I know I’ve been a little quiet on the Data Duo the last few months. I have been enjoying Tableau/Alteryx so much at Pluralsight, I haven’t wanted to touch Tableau too much in the evenings. With the feedback/help of our great team, I have built some of the best dashboards of my career in the last few months. Too bad I can’t share any of them. However, I am going to look for opportunities to anonymize/rebuild data sets to share concepts from the real world.
Recently, I was asked to build a series of dashboards (crossing many functions) that would be external facing to a large company. One of the visuals from an existing Powerpoint slide looked similar to the Visitor Funnel shown here. This depicts the flow of users through a set of landing pages, to starting/completing a registration form and ultimately consuming content in an application.
If you’re reading this, I am sure your data viz eyes are bleeding. You probably have your calculator out, furiously typing to see if the numbers are even right. I know you are probably trying to discern if color means anything. Don’t worry, I didn’t forget about the elephant in the room…
I’ll address it now. What the hell is that triangle?
I had a good conversation with the creator, who was very open to feedback. I had this conversation not to poke fun at the resulting visual, but because I was going to rebuild it. It surely will look different and I wanted to educate while exploring his tolerance for something different.
I explained that 11% appears to be 50-55% of the width of the top of the triangle. 33% appears to be about 75% of the width. My brain was too busy trying to not explode to even mention that the triangle made it harder to read the figures, that the icon and triangle were repetitive, etc. etc.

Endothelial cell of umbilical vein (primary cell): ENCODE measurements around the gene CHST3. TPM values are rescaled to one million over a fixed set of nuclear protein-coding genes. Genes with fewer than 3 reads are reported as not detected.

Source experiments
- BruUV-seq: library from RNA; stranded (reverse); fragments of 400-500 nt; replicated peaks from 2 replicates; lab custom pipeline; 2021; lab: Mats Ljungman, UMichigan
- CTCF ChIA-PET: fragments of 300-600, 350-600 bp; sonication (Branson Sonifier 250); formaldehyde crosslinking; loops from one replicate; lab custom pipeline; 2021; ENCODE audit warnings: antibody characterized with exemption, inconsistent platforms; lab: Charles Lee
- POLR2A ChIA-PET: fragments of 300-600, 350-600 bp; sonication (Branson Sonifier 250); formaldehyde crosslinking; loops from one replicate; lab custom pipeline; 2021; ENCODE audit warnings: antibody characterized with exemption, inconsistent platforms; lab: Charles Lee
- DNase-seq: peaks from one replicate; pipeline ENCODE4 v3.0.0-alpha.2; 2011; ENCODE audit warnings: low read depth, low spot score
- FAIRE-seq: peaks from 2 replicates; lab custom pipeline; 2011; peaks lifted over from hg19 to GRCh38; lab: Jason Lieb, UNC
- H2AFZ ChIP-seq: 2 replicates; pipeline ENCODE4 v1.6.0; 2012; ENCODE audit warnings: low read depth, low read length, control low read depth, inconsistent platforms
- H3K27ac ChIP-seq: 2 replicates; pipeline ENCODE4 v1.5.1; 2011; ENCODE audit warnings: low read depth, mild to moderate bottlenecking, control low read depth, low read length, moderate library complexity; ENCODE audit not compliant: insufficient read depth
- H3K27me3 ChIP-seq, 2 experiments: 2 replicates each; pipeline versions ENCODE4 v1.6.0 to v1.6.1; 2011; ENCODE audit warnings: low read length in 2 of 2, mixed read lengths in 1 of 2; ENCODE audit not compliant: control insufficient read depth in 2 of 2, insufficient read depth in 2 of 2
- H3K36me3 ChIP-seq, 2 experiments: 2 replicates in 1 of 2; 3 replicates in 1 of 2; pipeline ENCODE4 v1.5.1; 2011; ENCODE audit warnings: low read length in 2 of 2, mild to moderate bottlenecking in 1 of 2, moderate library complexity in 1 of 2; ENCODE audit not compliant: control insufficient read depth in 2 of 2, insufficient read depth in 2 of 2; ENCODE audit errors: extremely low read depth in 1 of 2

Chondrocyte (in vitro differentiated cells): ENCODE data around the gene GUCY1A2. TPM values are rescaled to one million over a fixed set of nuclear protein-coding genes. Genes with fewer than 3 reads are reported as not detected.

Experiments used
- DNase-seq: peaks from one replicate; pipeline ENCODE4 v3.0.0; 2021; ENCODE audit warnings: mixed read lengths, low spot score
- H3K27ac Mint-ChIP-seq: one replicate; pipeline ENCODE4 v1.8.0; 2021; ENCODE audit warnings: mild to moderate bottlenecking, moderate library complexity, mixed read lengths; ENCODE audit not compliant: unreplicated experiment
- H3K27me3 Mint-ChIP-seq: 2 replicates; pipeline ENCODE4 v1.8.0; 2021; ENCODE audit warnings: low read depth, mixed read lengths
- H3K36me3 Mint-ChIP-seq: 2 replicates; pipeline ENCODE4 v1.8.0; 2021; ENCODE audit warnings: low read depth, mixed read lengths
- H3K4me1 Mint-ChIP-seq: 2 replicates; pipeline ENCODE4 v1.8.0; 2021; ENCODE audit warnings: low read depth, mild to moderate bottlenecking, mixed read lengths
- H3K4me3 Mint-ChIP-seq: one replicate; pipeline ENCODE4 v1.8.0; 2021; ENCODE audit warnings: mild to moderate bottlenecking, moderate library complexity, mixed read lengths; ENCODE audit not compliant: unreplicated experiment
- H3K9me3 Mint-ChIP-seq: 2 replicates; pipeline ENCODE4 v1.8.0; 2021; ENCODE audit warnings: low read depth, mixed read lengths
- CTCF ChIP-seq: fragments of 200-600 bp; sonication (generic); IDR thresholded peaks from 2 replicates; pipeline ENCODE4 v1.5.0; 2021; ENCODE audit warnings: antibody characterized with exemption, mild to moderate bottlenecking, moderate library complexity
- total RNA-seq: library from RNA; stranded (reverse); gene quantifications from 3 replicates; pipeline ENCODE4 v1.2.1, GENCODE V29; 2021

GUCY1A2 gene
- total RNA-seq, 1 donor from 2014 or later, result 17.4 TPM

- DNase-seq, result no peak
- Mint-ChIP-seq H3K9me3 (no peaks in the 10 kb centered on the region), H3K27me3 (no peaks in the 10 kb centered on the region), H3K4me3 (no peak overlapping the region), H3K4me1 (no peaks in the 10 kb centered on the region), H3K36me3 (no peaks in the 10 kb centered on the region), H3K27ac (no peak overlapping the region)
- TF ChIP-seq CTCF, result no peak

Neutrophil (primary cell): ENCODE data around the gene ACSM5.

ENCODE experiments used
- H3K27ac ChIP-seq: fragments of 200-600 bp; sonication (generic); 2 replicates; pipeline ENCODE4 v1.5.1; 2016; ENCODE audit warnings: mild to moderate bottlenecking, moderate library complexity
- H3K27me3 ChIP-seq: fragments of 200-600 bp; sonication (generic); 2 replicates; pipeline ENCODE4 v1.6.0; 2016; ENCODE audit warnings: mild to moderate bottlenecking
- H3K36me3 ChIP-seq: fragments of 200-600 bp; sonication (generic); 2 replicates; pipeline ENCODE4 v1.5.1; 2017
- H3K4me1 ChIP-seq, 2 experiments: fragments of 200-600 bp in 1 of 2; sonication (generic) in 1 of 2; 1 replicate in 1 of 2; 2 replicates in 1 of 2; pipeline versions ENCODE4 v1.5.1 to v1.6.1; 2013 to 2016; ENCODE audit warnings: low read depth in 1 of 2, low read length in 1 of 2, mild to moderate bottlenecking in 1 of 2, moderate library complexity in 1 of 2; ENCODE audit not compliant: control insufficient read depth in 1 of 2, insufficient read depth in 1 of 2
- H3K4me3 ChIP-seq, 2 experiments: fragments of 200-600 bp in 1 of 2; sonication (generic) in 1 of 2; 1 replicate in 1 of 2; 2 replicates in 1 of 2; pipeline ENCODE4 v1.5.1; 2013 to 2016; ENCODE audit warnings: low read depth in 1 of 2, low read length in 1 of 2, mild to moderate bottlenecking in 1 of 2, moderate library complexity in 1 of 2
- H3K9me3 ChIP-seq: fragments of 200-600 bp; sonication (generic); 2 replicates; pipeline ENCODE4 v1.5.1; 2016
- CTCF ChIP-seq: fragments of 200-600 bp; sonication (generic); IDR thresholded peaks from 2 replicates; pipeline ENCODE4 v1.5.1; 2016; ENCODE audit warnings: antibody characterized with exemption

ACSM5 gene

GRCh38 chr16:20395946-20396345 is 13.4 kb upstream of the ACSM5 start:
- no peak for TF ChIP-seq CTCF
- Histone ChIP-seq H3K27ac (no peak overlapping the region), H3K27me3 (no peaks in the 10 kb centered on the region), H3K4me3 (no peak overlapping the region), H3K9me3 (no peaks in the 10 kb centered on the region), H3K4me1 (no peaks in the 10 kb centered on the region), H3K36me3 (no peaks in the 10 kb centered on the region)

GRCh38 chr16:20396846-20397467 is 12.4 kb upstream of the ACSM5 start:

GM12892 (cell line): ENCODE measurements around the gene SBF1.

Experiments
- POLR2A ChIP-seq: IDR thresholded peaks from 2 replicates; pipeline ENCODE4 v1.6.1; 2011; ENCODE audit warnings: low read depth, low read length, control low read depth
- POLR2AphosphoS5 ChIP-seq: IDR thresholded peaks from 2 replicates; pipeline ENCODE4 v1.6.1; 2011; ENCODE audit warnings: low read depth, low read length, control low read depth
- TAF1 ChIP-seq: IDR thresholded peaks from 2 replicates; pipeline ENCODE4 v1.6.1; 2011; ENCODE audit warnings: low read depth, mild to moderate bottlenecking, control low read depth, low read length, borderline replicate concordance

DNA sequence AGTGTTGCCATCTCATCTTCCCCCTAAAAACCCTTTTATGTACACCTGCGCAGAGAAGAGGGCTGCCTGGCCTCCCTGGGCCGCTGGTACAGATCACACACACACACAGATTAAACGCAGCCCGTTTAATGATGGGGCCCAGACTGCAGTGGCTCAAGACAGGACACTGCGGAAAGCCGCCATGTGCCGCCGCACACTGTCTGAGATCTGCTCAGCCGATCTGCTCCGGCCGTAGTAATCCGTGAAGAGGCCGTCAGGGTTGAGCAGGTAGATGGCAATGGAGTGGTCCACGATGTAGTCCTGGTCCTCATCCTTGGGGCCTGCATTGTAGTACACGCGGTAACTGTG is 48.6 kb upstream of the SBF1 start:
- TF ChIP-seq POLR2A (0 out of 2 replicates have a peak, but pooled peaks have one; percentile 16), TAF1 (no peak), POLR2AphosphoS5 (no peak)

The creator pretty much said the triangle exists to give the perception that it is a marketing funnel. Ok, I can accept that. Moving on…..let’s do something better.
So I did a quick Google search of funnel charts…
It turns out the triangle is not too terrible of an offense…it could have been a rainbow 3D cone. Good Lord.
I started building a bikini chart. I multiplied the measure by -1 so I could use measure values to plot the bar charts.
This was a much better chart. The bars were proportionate to the size of the value at least. I had some good options to label the chart. It was pretty intuitive, but I just thought I could do better.
I thought back to when I was trying to create a tornado chart for the #RevizProject. I thought that might look pretty sweet here. It’s actually not hard to build. Just change the mark type to a line and drop measure values on path. If you keep measure names off the marks card the two lines will connect.
Ok, it’s a funnel, but it still needs some help. I wanted to create tiers within the funnel. Again, it’s not too hard. Make a copy of measure values on columns (it will be on a dual axis later); remove measure values from path and put it on detail; drop the tier discrete dimension on the marks card; and change the tier dimension on rows to continuous. You do have to reverse the axis as well.